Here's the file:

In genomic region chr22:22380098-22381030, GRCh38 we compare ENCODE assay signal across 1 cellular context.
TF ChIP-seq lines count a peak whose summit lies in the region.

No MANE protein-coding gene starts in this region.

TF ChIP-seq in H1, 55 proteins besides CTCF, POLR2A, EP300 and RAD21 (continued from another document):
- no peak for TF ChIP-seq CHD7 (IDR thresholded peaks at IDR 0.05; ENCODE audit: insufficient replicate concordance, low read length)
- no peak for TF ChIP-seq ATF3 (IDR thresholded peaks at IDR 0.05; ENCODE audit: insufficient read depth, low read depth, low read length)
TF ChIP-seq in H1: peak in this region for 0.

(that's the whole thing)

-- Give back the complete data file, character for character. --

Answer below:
In genomic region chr22:22380098-22381030, GRCh38 we compare ENCODE assay signal across 1 cellular context.
TF ChIP-seq lines count a peak whose summit lies in the region.

No MANE protein-coding gene starts in this region.

TF ChIP-seq in H1, 55 proteins besides CTCF, POLR2A, EP300 and RAD21 (continued from another document):
- no peak for TF ChIP-seq CHD7 (IDR thresholded peaks at IDR 0.05; ENCODE audit: insufficient replicate concordance, low read length)
- no peak for TF ChIP-seq ATF3 (IDR thresholded peaks at IDR 0.05; ENCODE audit: insufficient read depth, low read depth, low read length)
TF ChIP-seq in H1: peak in this region for 0.